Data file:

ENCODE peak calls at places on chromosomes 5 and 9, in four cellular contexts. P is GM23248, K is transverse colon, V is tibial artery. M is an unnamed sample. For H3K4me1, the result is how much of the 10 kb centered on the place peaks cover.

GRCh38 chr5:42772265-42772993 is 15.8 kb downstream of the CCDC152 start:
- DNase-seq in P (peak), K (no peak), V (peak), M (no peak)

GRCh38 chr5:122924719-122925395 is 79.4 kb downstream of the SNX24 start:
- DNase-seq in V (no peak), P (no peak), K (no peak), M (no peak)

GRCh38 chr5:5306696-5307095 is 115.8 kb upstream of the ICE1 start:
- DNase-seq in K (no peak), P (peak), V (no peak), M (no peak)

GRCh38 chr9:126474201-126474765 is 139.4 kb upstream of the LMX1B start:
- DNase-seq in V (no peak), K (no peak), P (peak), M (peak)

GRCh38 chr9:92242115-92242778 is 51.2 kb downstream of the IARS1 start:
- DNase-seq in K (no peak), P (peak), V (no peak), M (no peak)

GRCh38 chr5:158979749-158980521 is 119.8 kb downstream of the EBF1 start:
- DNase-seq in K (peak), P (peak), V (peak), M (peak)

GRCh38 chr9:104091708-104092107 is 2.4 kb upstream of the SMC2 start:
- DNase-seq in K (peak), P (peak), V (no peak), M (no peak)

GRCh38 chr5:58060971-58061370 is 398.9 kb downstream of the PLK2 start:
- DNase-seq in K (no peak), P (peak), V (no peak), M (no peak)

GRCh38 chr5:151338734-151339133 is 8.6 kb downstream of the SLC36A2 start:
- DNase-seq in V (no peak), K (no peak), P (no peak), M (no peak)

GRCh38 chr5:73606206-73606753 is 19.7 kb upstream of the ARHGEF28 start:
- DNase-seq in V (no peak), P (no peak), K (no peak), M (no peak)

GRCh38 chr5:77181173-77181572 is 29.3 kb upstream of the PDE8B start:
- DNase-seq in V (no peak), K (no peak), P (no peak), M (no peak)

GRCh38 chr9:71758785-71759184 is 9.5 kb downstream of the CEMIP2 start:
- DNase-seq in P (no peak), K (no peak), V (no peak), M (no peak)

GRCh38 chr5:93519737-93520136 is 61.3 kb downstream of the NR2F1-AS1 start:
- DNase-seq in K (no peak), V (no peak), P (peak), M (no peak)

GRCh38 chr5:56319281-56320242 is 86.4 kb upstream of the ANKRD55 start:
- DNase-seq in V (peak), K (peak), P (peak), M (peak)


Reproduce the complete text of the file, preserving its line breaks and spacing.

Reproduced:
ENCODE peak calls at places on chromosomes 5 and 9, in four cellular contexts. P is GM23248, K is transverse colon, V is tibial artery. M is an unnamed sample. For H3K4me1, the result is how much of the 10 kb centered on the place peaks cover.

GRCh38 chr5:42772265-42772993 is 15.8 kb downstream of the CCDC152 start:
- DNase-seq in P (peak), K (no peak), V (peak), M (no peak)

GRCh38 chr5:122924719-122925395 is 79.4 kb downstream of the SNX24 start:
- DNase-seq in V (no peak), P (no peak), K (no peak), M (no peak)

GRCh38 chr5:5306696-5307095 is 115.8 kb upstream of the ICE1 start:
- DNase-seq in K (no peak), P (peak), V (no peak), M (no peak)

GRCh38 chr9:126474201-126474765 is 139.4 kb upstream of the LMX1B start:
- DNase-seq in V (no peak), K (no peak), P (peak), M (peak)

GRCh38 chr9:92242115-92242778 is 51.2 kb downstream of the IARS1 start:
- DNase-seq in K (no peak), P (peak), V (no peak), M (no peak)

GRCh38 chr5:158979749-158980521 is 119.8 kb downstream of the EBF1 start:
- DNase-seq in K (peak), P (peak), V (peak), M (peak)

GRCh38 chr9:104091708-104092107 is 2.4 kb upstream of the SMC2 start:
- DNase-seq in K (peak), P (peak), V (no peak), M (no peak)

GRCh38 chr5:58060971-58061370 is 398.9 kb downstream of the PLK2 start:
- DNase-seq in K (no peak), P (peak), V (no peak), M (no peak)

GRCh38 chr5:151338734-151339133 is 8.6 kb downstream of the SLC36A2 start:
- DNase-seq in V (no peak), K (no peak), P (no peak), M (no peak)

GRCh38 chr5:73606206-73606753 is 19.7 kb upstream of the ARHGEF28 start:
- DNase-seq in V (no peak), P (no peak), K (no peak), M (no peak)

GRCh38 chr5:77181173-77181572 is 29.3 kb upstream of the PDE8B start:
- DNase-seq in V (no peak), K (no peak), P (no peak), M (no peak)

GRCh38 chr9:71758785-71759184 is 9.5 kb downstream of the CEMIP2 start:
- DNase-seq in P (no peak), K (no peak), V (no peak), M (no peak)

GRCh38 chr5:93519737-93520136 is 61.3 kb downstream of the NR2F1-AS1 start:
- DNase-seq in K (no peak), V (no peak), P (peak), M (no peak)

GRCh38 chr5:56319281-56320242 is 86.4 kb upstream of the ANKRD55 start:
- DNase-seq in V (peak), K (peak), P (peak), M (peak)